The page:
Cricket Australia pays tribute to Martin Crowe

Cricket Australia (CA) paid tribute to former New Zealand captain Martin Crowe, who died on Thursday aged 53.Widely regarded as his country's best...

Cricket Australia pays tribute to Martin Crowe

Former New Zealand captain Martin Crowe fields during his comeback game from retirement.. Auckland Club Cricket, Papatoetoe v Cornwall Park Reserves, Papatoetoe Recreation Centre, Auckland.  Saturday 5 November 2011. Photo: Simon Watts/

Cricket Australia (CA) paid tribute to former New Zealand captain Martin Crowe, who died on Thursday aged 53.

Widely regarded as his country's best batsman, Crowe debuted as a 19-year-old, playing 77 Tests between 1982 and 1995. He scored 5,444 runs at an average of 45.37 with 17 centuries, more than any other New Zealander.

Crowe dominated New Zealand's series victory in Australia during 1985-86, averaging 77, and later captained the Black Caps in 16 Tests and 44 One-Day Internationals (ODI). He played 143 ODIs, scoring 4,704 runs at an average of 38.55 with four centuries and 34 half-centuries.

Crowe played in three World Cups and led New Zealand to the semi-final of the 1992 tournament, where his side lost to eventual champions Pakistan in Auckland.

New Zealand's run to the final of the World Cup last March featured prominently in Crowe's last months. He was inducted into the International Cricket Council's (ICC) Hall of Fame at the innings break in New Zealand's pool match against Australia in late February last year, prompting a standing ovation from 40,000 fans at Eden Park.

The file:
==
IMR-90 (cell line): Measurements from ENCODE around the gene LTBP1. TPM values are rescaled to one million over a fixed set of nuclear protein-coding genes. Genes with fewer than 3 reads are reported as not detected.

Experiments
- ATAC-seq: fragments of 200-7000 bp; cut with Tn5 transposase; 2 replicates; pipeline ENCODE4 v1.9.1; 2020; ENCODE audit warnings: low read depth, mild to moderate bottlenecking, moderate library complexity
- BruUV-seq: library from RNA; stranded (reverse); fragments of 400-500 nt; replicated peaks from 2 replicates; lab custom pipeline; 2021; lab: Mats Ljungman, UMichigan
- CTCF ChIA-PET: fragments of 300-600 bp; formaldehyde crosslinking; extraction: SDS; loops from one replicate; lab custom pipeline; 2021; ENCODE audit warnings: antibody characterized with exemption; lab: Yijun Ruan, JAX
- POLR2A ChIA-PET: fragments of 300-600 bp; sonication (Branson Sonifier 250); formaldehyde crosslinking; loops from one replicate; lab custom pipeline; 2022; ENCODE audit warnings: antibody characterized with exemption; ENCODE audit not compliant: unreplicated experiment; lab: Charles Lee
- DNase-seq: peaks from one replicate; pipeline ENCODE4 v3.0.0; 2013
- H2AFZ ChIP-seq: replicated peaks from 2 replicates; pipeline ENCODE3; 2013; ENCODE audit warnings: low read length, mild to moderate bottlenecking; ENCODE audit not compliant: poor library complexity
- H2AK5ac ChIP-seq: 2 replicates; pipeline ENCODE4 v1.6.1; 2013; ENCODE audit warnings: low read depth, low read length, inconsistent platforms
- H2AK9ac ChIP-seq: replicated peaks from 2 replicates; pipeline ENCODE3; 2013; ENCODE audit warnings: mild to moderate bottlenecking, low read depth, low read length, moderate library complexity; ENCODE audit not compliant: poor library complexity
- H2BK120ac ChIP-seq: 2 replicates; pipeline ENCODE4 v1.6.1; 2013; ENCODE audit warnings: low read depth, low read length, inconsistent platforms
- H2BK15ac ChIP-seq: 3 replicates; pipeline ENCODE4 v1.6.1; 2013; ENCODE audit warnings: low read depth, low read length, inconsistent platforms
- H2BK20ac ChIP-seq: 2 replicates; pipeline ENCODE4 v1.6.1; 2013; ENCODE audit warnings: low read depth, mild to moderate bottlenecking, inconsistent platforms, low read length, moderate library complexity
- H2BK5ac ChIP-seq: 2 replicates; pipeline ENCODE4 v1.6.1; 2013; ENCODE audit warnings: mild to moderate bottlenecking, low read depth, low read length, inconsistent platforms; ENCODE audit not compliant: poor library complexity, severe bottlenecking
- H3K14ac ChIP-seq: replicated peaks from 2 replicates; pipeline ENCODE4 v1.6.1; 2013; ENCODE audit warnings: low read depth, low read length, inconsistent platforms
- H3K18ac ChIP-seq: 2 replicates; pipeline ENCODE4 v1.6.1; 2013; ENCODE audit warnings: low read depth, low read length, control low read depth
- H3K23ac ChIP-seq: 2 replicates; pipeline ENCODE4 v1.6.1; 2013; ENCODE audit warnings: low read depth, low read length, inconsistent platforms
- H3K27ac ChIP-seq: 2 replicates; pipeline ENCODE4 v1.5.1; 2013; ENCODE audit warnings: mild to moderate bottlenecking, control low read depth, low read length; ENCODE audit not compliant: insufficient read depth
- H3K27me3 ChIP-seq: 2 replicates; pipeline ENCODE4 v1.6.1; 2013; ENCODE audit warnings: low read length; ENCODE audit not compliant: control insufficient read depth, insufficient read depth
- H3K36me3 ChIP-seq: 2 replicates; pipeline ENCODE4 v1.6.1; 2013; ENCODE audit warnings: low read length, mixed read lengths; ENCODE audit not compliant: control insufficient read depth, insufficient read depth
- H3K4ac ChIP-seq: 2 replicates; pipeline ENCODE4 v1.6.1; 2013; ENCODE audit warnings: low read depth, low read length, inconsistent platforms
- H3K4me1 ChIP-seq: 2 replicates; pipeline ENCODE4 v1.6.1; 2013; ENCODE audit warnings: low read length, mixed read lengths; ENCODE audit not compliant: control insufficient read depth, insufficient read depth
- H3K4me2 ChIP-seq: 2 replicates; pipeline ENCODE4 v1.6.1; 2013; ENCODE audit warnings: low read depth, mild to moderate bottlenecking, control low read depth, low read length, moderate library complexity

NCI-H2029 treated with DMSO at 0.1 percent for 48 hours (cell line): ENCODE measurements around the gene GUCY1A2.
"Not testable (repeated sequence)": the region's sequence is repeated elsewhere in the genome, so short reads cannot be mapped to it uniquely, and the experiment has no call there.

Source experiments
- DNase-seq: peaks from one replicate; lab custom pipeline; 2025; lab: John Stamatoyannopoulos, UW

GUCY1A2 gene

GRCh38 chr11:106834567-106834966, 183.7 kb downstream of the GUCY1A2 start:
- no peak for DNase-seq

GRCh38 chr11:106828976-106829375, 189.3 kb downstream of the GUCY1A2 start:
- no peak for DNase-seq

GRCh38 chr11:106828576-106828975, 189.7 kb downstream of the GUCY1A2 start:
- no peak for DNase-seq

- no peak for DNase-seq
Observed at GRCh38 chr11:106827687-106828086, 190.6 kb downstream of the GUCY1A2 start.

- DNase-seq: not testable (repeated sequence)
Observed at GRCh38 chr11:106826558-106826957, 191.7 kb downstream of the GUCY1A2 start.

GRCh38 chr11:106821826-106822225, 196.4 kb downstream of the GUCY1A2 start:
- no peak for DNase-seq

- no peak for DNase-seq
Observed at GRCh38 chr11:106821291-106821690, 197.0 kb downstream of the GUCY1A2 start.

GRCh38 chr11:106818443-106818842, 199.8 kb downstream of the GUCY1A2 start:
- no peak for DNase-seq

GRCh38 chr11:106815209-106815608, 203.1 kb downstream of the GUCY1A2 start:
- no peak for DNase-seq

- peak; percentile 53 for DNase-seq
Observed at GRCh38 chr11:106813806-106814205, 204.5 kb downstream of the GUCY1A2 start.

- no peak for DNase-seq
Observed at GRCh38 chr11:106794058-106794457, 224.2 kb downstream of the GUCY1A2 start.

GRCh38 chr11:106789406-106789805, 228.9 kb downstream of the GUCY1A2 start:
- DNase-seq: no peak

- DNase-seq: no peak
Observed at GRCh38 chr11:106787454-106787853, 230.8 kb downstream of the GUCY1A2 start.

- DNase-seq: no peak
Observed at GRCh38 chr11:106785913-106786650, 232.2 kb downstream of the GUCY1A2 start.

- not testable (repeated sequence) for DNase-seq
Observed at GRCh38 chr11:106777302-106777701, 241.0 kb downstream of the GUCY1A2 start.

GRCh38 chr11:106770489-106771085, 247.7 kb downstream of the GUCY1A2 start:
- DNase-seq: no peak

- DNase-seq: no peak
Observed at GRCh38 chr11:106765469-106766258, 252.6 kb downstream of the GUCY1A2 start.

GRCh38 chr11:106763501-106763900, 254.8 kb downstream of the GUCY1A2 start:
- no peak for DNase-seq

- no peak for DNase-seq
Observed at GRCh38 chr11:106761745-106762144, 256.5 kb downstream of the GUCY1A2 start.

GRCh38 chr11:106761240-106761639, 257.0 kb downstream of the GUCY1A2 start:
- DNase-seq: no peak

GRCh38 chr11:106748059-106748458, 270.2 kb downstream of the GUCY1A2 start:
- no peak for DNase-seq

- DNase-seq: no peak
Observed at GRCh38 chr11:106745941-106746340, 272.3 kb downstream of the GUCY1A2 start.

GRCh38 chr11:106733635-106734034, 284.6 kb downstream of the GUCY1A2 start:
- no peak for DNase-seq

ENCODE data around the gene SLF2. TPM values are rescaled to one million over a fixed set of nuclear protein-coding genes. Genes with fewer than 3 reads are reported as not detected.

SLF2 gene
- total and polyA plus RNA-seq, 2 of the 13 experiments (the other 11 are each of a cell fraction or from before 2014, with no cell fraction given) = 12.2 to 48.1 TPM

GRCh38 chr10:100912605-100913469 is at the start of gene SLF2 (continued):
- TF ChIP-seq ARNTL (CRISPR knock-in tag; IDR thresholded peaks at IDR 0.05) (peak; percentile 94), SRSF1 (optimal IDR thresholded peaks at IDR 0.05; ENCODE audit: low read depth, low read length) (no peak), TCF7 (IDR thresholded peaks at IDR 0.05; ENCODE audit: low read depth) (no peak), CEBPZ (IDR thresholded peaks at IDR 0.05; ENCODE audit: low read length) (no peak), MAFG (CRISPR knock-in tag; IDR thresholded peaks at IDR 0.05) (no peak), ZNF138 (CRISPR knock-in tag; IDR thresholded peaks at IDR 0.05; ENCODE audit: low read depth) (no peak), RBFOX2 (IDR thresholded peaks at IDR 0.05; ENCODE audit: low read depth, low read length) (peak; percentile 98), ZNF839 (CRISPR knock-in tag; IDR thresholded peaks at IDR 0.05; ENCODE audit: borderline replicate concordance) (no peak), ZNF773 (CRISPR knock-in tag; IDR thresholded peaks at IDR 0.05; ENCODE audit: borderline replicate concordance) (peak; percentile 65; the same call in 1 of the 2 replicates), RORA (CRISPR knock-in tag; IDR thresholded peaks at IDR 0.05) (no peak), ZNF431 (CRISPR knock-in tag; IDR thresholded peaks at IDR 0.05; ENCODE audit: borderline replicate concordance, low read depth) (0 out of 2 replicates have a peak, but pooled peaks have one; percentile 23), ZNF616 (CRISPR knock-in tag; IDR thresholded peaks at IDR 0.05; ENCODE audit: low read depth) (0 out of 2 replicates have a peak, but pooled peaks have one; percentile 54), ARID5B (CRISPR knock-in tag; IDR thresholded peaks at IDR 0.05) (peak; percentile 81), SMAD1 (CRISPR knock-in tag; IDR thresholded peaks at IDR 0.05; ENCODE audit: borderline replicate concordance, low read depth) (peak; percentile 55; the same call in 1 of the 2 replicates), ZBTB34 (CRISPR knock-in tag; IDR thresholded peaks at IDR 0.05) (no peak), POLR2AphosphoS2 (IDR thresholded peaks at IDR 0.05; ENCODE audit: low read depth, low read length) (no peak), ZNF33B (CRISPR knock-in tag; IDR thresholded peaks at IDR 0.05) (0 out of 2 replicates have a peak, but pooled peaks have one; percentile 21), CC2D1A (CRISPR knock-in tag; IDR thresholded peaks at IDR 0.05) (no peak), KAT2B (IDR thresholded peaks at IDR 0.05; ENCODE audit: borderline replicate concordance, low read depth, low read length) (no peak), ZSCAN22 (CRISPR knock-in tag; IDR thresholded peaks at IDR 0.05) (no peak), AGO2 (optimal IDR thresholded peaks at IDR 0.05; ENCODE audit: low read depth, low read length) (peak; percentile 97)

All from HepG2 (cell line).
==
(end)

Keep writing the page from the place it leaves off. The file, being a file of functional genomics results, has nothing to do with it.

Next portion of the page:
When the Black Caps continued their run to the final against Australia, Crowe travelled to Melbourne, describing the match as without question the personal cricketing highlight of his life.

CA Chief Executive James Sutherland paid tribute to Crowe for his contribution to the game.

"Martin Crowe was amongst the finest players of his generation, a delightful stroke-maker who made an enormous impact in New Zealand and around the cricket world. He was an important player in the New Zealand teams of the mid '80s which went unbeaten in 10 of 13 series from the time of his debut," Sutherland said.

"Martin inspired his country by taking New Zealand to the 1992 World Cup semis and was a revolutionary thinker on the game whose contribution to cricket continued long after he retired. He will be sadly missed around the world, including by many Australian cricketers who held deep affection for him and admired his wonderful talents. The thoughts of the Australian cricket family are with his family and many friends at this sad time."

(Source :IANS)